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Tokyo's Cherry Blossoms 2010 / Cool Japan

Introduce Tokyo's Cherry Blossom Spot and 2010 year's situation.
Tokyo's cherry blossoms officially opened Mar 22, this year, which is pretty much as predicted and overall about a week earlier than during an average year.


(Somei Yoshino cherry trees outside of the Okido Gate)

Shinjuku Gyoen
March 23, 2010 - just opened (0-10%)

The day started off with a big surprise when arrived at Shinjuku Gyoen to find the gates locked and the park closed! It turns out that yesterday was a national holiday and Shinjuku Gyoen follows the common schedule where they are open on the holiday and take the following day off instead.
So take caution in that the following info comes from what little I could see through the fences along the park's perimeter, along with a few trees that I found just outside the gates.


(Shinjuku Gyoen's closed Okido Gate entrance)

Shinjuku Gyoen's Somei Yoshino cherry trees appear to just be opening, which is pretty much as expected since they only officially opened yesterday, and the trees that I could see while peeking through the bars of the gate had around ten percent or less of their blossoms open.


(Somei Yoshino cherry trees outside of the Okido Gate)

One of the nice things about Shinjuku Gyoen is that they have a wide variety of cherry trees planted around the grounds, so you're likely to find at least a few trees in bloom throughout the cherry blossom season.
Indeed, I was also able to spot the darker pink blossoms of a few early blooming cherry trees inside the park that looked like they were around full bloom.

Hibiya Park
March 23, 2010 - just opened (0-10%)

Hibiya Park lies on a plot of land just south of the Tokyo Imperial Palace which was the former site of a few Edo Period feudal lords' residences. Later in 1903, the grounds, which include a portion of the old castle wall, were converted into Japan's first western style garden.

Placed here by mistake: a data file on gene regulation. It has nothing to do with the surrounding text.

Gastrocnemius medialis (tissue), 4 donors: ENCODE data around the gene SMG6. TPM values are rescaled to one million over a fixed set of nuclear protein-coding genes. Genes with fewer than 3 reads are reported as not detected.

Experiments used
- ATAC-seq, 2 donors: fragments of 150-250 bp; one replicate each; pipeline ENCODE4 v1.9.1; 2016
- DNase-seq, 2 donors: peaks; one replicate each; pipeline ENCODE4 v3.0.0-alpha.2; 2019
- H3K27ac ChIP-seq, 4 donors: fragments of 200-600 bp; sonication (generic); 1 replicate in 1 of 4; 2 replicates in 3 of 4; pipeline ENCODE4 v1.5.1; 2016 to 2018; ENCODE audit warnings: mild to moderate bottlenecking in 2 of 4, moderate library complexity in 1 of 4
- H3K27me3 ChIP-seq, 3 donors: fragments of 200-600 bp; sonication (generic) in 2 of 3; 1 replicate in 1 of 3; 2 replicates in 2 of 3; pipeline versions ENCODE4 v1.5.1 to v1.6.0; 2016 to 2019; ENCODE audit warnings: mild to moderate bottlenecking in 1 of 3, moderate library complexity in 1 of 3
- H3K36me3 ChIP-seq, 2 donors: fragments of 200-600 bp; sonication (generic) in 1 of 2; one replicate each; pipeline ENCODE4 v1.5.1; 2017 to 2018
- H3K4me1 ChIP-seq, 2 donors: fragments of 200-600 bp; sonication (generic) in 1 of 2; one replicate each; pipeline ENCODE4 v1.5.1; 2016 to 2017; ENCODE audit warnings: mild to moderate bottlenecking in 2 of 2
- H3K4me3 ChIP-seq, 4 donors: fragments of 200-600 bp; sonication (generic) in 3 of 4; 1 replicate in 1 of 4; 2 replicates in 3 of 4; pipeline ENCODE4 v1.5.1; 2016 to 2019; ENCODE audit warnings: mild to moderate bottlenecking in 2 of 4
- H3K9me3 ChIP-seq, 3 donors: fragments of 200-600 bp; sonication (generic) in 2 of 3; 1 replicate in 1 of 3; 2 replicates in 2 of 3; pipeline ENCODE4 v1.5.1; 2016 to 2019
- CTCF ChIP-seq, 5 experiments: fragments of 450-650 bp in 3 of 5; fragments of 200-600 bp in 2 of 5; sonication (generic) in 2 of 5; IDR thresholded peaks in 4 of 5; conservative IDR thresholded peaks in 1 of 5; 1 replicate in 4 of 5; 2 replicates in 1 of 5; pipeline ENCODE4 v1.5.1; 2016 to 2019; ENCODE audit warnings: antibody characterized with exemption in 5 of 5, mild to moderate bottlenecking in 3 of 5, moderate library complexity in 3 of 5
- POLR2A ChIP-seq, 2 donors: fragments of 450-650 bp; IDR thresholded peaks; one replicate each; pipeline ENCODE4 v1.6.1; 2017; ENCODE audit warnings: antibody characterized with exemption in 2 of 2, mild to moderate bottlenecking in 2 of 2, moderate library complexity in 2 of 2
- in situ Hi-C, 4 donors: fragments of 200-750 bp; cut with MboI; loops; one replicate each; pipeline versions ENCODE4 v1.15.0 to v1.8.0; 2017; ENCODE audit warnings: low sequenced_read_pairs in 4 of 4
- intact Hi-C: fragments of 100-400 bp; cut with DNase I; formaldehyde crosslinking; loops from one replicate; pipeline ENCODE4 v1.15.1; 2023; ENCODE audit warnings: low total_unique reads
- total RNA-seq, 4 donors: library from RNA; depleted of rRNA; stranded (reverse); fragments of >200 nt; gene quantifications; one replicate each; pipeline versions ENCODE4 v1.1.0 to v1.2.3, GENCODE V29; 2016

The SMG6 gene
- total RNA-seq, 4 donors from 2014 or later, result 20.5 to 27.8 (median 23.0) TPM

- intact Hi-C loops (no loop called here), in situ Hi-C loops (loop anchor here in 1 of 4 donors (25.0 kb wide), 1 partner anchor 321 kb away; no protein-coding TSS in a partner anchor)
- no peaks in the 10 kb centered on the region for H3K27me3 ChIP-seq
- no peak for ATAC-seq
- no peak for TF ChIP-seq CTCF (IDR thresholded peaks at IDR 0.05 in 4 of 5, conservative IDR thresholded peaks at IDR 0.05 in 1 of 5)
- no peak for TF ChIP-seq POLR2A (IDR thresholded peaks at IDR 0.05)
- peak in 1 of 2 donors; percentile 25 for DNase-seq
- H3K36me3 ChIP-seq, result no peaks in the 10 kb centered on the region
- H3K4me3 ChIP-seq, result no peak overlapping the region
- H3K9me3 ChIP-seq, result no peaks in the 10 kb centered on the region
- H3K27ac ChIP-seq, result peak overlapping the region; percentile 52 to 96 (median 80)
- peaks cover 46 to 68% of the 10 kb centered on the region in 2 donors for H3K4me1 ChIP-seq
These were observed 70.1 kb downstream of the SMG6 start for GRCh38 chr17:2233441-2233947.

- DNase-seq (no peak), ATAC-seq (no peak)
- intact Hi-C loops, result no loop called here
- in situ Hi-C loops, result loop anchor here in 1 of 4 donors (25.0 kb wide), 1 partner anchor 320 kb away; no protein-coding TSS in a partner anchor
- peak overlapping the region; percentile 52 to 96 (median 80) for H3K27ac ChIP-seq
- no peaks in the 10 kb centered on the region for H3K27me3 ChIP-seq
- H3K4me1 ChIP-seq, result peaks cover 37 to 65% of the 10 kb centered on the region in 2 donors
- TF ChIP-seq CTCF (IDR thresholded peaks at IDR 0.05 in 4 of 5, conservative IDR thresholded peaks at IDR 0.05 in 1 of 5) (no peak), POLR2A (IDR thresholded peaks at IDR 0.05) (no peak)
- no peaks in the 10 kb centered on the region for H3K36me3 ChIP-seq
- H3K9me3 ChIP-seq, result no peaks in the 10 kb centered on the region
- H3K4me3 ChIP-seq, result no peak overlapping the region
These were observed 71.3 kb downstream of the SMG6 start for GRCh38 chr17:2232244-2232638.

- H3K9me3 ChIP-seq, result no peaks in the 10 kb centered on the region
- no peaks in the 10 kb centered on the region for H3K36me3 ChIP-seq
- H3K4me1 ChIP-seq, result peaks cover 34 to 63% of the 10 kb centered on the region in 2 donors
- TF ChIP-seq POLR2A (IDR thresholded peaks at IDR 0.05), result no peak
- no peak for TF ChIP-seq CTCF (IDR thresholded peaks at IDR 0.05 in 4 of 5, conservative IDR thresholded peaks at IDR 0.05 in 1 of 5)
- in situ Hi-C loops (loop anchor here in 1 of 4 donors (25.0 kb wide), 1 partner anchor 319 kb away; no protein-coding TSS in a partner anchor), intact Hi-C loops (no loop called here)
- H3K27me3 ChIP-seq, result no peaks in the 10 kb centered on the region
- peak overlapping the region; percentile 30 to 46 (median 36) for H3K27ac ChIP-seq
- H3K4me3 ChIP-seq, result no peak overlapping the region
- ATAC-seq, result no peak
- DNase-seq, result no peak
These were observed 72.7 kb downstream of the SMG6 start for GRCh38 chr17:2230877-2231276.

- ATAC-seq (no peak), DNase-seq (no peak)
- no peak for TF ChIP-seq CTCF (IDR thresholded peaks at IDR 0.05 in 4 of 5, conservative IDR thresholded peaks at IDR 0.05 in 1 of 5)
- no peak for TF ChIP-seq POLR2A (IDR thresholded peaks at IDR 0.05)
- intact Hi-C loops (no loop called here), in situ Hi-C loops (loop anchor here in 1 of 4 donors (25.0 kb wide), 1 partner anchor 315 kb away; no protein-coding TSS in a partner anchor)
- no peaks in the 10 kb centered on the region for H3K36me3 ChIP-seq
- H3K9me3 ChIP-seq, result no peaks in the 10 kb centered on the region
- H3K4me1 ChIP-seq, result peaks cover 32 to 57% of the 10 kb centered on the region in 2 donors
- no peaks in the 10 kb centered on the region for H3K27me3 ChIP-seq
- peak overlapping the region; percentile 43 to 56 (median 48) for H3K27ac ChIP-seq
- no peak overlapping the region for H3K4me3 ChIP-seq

(Hibiya Park)

The cherry blossoms around Hibiya Park are just opening and most trees have less than ten percent of their blossoms open. The park, however, is probably not the best place for a cherry blossom viewing party as its 60 or so cherry trees are scattered throughout the grounds, and are not really concentrated over places that are good for picnicking.


(Hibiya Park)


(Hibiya Park)

Ueno Park
March 23, 2010 - just opened (0-10%)

My last visit of the day was to Ueno Park which is one of Tokyo's best and most popular cherry blossom spots. And as expected it was relatively crowded even though it was a weekday and despite the fact that the blossoms are still at such an early state.


Ueno Park

The roughly 1200 cherry trees around Ueno Park are only just opening, and, like the day's earlier stops, most appear to have less than ten percent of their blossoms open. The park is also an extremely popular spot for flower viewing parties, and although there were few picnickers today, the park is already prepared for the crush of people ahead, with roped off areas for picnicking and plenty of food vendors and extra trash cans around the most popular areas.


Ueno Park

By T.S. on Mar 29, 2010
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